Food is a major part of travel because tasting delicacies in a new destination is a satisfying experience. The way a culture’s traditional cuisine is portrayed through media can inspire our travels—and our restaurant reservations. Unfortunately, food is often exploited and diminished by writers who feed into lazy food tropes and clichés.
So, how can we write ethically about food? To find out, we spoke with five professional food writers of color.
1 You’ve never “discovered” a dish
No one outside of the culture “discovered” a community’s cuisine—that word has undertones of colonialism. “Just because it’s new to you doesn’t mean it’s new to others. It’s a cuisine that has existed and been enjoyed by others for lifetimes,” says Kae Lani Palmisano, host of WHYY’s Check, Please! Philly.
2 Ethical food writers don’t use these words
Never describe food as bizarre, strange, odd, unusual, abnormal, or weird. Just because a flavor profile is uncommon in Western cuisine doesn’t make it obscure, and having good intentions when using these words doesn’t erase their negative impact.
Chandra Ram, editor of Plate, recommends making a list of these words. “Read what you’ve written to see if you accidentally fell into the habit of using any of them,” she says.
Here are some of the words that food writers told us they’ve banned from their writing:
- Inexpensive (Just because something is affordable for a foreigner doesn’t make it accessible to locals!)
- Asian, African, Latin, global (Be specific!)
READ MORE: 17 Overused Food Words and Phrases
3 Dig into the details
Your vernacular won’t be limited without those words. “Great food is an experience and crystallizing that for the reader—the tastes, textures, and smells—is hallmark of great food writing,” says Ruth Evelyn Terry, a freelance writer.
The story behind the food is what makes for an interesting article. “Learn about what gives a plate more depth and your article will be more meaningful,” says Andrea Aliseda, a freelance writer. “The story behind the dish is what intrigues me. I like to find out what the circumstances are that brought the dish together. It’s an intrinsic part of what ends up on our plate,” she says.
4 Focus on the people behind the plate
“Food writing isn’t about food,” says Palmisano. “It’s about the people who make the food. Food is reflective of people’s traditions, their histories, and also the lands they come from. Food and identity are deeply connected, so a great story about food finds ways to weave context into the cuisine.
Let’s taco ’bout food writing! 🌮
— Grammarly (@Grammarly) October 26, 2019
Consider who was involved in making the meal and should be included in its story. “Food is under-politicized and under-contextualized. . . Highlight growers, talk about the history of food, and discuss how the food has been erased, colonized, or appropriated,” says Terry.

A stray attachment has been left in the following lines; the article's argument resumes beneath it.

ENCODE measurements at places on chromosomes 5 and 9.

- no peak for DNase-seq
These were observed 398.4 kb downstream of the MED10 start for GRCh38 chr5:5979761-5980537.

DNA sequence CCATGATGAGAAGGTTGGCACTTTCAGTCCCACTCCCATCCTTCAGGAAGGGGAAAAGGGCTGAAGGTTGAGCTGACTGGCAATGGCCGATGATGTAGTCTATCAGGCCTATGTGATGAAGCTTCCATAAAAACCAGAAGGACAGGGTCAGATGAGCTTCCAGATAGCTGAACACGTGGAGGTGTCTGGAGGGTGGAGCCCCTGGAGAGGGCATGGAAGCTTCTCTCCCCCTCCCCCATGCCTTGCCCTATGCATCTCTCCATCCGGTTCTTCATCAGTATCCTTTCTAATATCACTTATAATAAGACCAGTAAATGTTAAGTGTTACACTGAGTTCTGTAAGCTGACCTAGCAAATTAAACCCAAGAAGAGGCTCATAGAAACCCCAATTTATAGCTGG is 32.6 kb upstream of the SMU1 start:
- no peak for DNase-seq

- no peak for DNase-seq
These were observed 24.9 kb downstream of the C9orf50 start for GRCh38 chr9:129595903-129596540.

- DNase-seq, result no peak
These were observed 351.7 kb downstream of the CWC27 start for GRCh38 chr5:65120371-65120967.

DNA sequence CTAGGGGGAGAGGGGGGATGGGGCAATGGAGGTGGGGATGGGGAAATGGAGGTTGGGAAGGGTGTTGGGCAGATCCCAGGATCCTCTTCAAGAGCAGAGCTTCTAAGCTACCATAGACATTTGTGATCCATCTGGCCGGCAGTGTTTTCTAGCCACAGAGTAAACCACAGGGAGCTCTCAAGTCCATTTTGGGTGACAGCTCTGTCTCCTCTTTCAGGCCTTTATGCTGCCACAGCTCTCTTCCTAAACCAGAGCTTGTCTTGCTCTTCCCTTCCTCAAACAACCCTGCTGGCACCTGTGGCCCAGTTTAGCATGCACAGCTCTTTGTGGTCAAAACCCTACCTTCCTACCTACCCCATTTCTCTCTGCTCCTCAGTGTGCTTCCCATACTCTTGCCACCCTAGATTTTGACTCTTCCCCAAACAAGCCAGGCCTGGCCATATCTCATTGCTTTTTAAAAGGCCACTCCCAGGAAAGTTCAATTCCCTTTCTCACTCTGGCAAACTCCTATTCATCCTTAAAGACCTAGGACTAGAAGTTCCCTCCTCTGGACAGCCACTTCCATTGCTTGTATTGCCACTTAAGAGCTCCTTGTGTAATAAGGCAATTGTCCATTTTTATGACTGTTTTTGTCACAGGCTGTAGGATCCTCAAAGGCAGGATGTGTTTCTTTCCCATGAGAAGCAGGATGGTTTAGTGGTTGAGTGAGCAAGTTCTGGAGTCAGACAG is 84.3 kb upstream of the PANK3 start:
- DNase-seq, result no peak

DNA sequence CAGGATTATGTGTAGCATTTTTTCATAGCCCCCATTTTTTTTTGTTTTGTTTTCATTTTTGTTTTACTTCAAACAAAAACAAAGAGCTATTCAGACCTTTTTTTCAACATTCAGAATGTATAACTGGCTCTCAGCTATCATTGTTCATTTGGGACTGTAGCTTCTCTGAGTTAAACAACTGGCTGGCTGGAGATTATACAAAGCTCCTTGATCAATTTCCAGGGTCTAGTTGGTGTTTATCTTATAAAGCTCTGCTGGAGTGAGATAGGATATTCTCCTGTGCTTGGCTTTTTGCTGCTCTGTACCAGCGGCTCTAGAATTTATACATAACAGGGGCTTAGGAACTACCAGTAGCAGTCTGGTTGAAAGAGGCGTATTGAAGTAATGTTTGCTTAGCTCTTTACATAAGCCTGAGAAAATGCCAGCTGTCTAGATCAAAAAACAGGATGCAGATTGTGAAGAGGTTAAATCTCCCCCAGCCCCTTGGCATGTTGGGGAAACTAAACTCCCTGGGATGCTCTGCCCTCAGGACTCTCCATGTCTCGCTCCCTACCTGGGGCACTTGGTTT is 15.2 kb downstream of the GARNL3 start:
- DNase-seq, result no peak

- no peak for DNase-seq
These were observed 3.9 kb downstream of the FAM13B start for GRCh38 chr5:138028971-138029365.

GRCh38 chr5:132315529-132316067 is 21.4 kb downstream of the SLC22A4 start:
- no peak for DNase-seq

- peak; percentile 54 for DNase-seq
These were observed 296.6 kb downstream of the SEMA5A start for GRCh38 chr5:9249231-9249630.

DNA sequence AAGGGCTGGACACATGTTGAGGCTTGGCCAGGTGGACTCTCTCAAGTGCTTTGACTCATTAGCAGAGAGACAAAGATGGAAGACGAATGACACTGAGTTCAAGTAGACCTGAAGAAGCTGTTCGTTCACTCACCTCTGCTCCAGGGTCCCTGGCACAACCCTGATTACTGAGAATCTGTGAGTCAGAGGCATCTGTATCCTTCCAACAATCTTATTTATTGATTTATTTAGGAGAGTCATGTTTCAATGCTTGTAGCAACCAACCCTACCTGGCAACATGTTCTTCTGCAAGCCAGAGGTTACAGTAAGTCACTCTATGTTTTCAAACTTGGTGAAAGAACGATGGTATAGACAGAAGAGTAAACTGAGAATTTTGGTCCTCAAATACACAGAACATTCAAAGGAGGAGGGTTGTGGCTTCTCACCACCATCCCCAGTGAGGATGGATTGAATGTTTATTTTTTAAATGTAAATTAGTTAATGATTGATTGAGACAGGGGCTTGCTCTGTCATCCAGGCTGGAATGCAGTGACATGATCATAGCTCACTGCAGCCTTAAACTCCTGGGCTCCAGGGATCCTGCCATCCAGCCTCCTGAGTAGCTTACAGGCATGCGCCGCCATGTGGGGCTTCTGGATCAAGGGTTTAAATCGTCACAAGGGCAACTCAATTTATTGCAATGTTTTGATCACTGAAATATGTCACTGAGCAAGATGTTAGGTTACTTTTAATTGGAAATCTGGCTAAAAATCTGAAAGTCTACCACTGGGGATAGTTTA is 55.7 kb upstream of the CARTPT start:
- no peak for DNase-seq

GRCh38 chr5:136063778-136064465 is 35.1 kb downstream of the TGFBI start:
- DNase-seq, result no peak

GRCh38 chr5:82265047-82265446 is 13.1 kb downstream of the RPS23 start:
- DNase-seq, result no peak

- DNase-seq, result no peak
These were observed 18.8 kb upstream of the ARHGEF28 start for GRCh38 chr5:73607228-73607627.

5 Educate readers through your work
Readers are likely looking for information about the cuisine or seeking inspiration for places to eat. “Educate people about the restaurant, chef, or food that they’re eating. Inspire the audience to try a dish or ingredient,” says Jessica van Dop DeJesus of The Dining Traveler.
A lack of background leads to unethical food writing. “Food tells a story. When the story is told irresponsibly, it doesn’t honor where it came from, who cooks it, who survives off of it, and whose memories and entangled in it,” says Alisea.
Be aware that misrepresenting food could negatively impact the community who generously shared their cuisine with you. “Stereotypes can feed into how marginalized communities are treated in the food industry. Food media sets the bar with how the conversation about a culture’s cuisine is going to be discussed and has influence over public perception,” says Palmisano.
🔉 SOUND ON 🔉
— Grammarly (@Grammarly) October 24, 2019
6 Avoid accidental racist undertones
Unethical writing about food can be a microaggression—intentionally or not. “Erasing and ignoring major foodways or treating them like exotic novelties, instead of equivalently sophisticated and created gastronomy, is racism,” says Terry.
Food appropriation is when people from outside a culture profit from food traditions. “The terms ‘upgraded’ and ‘elevated’ are used in menu descriptions for street food made by a white guy for white people,” says Ram. Avoid featuring white people who are benefitting from a cuisine that isn’t their own culture.
Food writing sometimes perpetuates racist beliefs. Relegating Mexican, Indian, Chinese, and other cuisines to “cheap eats” takes money from the pockets of cooks, restaurateurs, and other workers in that food chain.
7 Include local commentary
Seek expert commentary from community members. “When in doubt, get some feedback. For example, if I have to write about Vietnamese food, I reach out to a Vietnamese person who can help me with terminology and spelling,” says van Dop DeJesus. Use the real words for food rather than translating and anglicizing them.
Taking the time to do research is essential. Embrace the culture of the food you’re eating. “You can’t love tacos but hate Mexicans. It doesn’t work that way,” says van Dop DeJesus.
It’s especially crucial to use proper descriptors when writing about traditional, medicinal, or ceremonial foods. Research the proper terms to use that honor these dishes with deep cultural significance. Reach out to tourism boards, local chefs, or food historians. “Find restaurants, cookbooks, and grocery stores from the culture; visit them, walk around, and ask questions. Get to know the people, and ask them what terms they prefer,” says Ram.